VON EBERSTEIN: As I have already said, the SS was set up in 1928 and 1929 in Thuringia. Up to about the time of the Reich Party rally in 1929, we had in all Thuringia approximately 45 or 50 SS men. At the Reich Party rally there were SS men from all Germany, approximately 700 men. In 1930 there were election fights in Thuringia, which necessitated the intensified commitment of these few SS men in order to protect the speakers. There can be no question of any other service besides that of protecting the speakers. There were some roll calls at which it was announced which speakers each SS man had to accompany. This protection was made necessary by the extraordinarily bitter political battle, and one was glad if the men returned to their quarters in the evening without having been wounded.
HERR PELCKMANN: How large was the SS in comparison with the other Party organizations at that time? Please speak more slowly. I notice that the interpreters are having trouble keep-ing up with you.
VON EBERSTEIN: I beg your pardon. The SS was by far the smallest formation of the Party. According to an order of the Supreme SA Leadership, it could never have more than 10 percent of the numerical strength of the SA.
HERR PELCKMANN: Where were you in 1933?
VON EBERSTEIN: In 1933 1 was in Weimar, Thuringia.
HERR PELCKMANN: And in what position?
VON EBERSTEIN: As leader of SS Oberabschnitt Mitte, the biggest Oberabschnitt of the SS.
HERR PELCKMANN: How many SS men were under you at the time?
VON EBERSTEIN: After the seizure of power there were 10,000 to 15,000.
HERR PELCKMANN: What area did this number cover?
VON EBERSTEIN: The Free State of Saxony, the Free State of Thuringia and the Prussian Province of Saxony.
HERR PELCKMANN: How is the growth of the SS at this time to be explained?
VON EBERSTEIN: The increase can be explained, first, by the fact that the National Socialist Government had 'come to power and a large number of people wanted to show their loyalty to the new State. Secondly, after the Party, in May 1933, had ordered that no more members would be accepted, many wanted to become members of the affiliated organizations, such as the SS and SA, and thereby gain membership in the Party later on. But then again there were also others who sought the pleasures of sport and the comradeship of young men and were less politically inter-ested. The reasons were very diverse.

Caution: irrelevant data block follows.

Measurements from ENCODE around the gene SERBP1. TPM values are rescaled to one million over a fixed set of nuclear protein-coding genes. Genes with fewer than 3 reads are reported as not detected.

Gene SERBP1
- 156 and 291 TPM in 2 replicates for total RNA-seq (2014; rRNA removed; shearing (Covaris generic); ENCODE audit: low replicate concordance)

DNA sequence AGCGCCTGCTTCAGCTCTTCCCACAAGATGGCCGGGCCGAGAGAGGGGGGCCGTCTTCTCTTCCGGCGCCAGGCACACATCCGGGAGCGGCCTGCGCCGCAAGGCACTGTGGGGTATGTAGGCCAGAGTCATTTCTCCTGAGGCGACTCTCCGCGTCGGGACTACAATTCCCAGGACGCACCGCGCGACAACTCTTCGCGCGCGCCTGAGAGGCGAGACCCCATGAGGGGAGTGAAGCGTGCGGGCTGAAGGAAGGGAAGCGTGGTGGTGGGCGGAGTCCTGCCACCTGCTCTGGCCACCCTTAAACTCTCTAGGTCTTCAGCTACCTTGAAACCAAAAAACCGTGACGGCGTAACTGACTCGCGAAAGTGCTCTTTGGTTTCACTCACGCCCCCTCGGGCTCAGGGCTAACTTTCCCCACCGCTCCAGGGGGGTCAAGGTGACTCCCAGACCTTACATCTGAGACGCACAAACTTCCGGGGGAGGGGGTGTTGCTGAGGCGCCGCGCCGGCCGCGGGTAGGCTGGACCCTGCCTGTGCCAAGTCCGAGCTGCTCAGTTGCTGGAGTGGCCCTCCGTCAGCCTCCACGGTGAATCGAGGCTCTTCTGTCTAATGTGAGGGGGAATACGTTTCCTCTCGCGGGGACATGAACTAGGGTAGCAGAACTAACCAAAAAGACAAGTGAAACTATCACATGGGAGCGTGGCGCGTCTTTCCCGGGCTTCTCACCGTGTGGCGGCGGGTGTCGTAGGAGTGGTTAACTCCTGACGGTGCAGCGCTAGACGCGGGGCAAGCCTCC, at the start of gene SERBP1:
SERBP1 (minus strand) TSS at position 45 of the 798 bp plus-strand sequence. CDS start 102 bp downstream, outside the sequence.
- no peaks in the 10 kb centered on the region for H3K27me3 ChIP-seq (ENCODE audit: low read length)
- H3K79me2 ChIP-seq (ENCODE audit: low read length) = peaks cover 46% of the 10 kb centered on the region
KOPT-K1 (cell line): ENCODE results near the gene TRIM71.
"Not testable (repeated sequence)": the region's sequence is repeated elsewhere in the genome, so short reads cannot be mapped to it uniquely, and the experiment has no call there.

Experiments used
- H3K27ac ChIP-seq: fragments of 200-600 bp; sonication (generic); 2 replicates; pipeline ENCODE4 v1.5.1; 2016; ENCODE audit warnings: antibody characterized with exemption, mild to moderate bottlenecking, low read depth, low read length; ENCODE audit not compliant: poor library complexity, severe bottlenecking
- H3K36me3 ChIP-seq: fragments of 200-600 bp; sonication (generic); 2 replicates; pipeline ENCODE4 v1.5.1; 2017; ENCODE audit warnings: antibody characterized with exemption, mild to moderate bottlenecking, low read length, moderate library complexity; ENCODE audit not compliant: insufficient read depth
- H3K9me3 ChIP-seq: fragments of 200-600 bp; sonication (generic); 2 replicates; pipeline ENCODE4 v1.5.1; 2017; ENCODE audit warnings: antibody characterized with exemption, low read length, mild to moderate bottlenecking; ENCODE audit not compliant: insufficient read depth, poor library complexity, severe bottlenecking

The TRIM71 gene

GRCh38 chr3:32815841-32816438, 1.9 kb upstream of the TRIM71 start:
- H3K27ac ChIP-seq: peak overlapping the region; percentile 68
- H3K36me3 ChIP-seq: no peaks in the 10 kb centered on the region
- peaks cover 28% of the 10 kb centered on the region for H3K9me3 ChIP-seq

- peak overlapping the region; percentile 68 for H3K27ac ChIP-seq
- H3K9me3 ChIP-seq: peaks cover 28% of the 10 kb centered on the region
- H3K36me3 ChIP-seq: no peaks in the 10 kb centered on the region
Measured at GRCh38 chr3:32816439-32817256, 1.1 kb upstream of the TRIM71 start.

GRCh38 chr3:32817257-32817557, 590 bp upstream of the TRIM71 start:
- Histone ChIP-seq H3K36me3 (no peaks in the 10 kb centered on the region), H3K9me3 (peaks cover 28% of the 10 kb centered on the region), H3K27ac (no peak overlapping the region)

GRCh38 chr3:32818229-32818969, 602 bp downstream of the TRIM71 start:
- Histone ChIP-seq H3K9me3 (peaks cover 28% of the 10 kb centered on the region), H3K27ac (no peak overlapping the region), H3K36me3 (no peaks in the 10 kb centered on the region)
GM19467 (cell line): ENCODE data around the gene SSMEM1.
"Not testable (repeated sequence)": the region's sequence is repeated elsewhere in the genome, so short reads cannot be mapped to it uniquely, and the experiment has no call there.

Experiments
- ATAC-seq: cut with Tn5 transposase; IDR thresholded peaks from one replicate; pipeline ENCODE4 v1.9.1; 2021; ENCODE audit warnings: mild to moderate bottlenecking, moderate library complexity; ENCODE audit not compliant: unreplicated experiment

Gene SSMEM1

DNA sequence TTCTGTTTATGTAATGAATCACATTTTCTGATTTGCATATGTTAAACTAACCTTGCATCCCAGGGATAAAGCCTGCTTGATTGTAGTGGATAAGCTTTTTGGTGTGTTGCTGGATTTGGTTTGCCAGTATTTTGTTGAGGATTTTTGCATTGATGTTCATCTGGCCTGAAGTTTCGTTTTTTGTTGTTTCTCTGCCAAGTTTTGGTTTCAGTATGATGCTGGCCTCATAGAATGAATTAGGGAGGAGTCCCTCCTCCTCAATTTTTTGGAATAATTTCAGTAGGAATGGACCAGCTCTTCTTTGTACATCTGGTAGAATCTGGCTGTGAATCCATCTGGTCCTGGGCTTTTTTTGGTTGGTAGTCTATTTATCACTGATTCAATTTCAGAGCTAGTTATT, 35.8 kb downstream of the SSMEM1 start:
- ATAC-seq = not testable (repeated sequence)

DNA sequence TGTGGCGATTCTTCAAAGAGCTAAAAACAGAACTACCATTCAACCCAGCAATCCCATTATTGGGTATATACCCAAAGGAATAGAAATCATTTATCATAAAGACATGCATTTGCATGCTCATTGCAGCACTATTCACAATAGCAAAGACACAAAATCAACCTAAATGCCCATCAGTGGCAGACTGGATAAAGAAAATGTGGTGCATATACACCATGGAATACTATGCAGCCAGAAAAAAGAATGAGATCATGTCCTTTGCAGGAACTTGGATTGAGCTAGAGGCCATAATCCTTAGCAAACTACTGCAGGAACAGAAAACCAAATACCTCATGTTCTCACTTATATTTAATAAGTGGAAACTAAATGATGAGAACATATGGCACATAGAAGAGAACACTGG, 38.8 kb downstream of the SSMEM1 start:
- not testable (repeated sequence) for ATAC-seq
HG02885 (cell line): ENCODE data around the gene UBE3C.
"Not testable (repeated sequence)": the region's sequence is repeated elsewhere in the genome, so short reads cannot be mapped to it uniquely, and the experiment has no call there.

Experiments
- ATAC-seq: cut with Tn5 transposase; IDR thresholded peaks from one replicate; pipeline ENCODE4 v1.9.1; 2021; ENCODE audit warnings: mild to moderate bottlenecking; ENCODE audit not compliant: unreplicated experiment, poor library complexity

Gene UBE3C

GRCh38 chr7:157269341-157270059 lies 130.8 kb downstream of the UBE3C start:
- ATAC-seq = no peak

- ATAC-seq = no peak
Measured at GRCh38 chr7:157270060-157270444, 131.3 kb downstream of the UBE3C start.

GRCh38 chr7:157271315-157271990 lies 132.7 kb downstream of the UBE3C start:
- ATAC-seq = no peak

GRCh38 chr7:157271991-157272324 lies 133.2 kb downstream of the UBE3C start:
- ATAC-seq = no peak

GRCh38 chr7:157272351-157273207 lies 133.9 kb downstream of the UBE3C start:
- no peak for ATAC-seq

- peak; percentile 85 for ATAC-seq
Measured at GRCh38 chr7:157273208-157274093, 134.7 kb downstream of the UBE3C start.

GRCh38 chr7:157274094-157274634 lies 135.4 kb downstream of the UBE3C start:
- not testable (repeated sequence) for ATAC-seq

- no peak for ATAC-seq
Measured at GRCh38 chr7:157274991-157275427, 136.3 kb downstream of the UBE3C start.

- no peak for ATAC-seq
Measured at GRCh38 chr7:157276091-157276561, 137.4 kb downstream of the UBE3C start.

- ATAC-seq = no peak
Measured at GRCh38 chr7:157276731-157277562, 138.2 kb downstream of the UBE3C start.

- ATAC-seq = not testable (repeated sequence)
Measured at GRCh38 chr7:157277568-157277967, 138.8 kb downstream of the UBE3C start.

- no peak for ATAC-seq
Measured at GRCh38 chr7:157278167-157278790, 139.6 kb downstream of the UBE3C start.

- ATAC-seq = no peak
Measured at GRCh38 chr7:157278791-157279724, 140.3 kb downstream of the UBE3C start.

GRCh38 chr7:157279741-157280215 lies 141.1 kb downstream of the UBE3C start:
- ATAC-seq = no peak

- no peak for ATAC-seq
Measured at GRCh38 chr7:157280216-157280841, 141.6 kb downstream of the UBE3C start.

HERR PELCKMANN: But after this period of sudden growth, were the members carefully screened, and were the former entrance requirements, namely, completely irreproachable conduct, clean way of life, high professional efficiency, made even stricter?
VON EBERSTEIN: Yes, indeed. From about February or March 1934, Himmler ordered an investigation of all those SS members who had joined in 1933, a thorough reinvestigation which lasted until 1935, and at that time about 50,000 to 60,000 members throughout the entire Reich were released from the SS.
HERR PELCKMANN: Was it necessary to be a Party member in order to be admitted to the General SS?
VON EBERSTEIN: No, not at all. I already mentioned that before.
HERR PELCKMANN: But if Party membership was not neces-sary, can it then be correct that the SS, as the Prosecution main-tains, was the core of the Nazi regime, a group ideologically welded together, so that one can conclude therefrom that the strictest Nazi conditions, Nazi standards, were imposed upon admittance?
VON EBERSTEIN: The core of the regime was the political party as such, and this, indeed, lay in the hands of the Hoheits-träger. The leadership of the people was conferred upon the Hoheits-träger by Hitler as a privilege which they had and which they maintained until the end. That was the core of the regime. In the SS, to be sure, certain standards of selection were adhered to.
HERR PELCKMANN: But what did this selection refer to?
VON EBERSTEIN: The selection standards required a cer-tificate of good conduct from the Police. It was required that people be able to prove that they led a decent life and performed their duty in their profession. No unemployed persons or people who were unwilling to, work were accepted. In this respect, a careful selection was always required.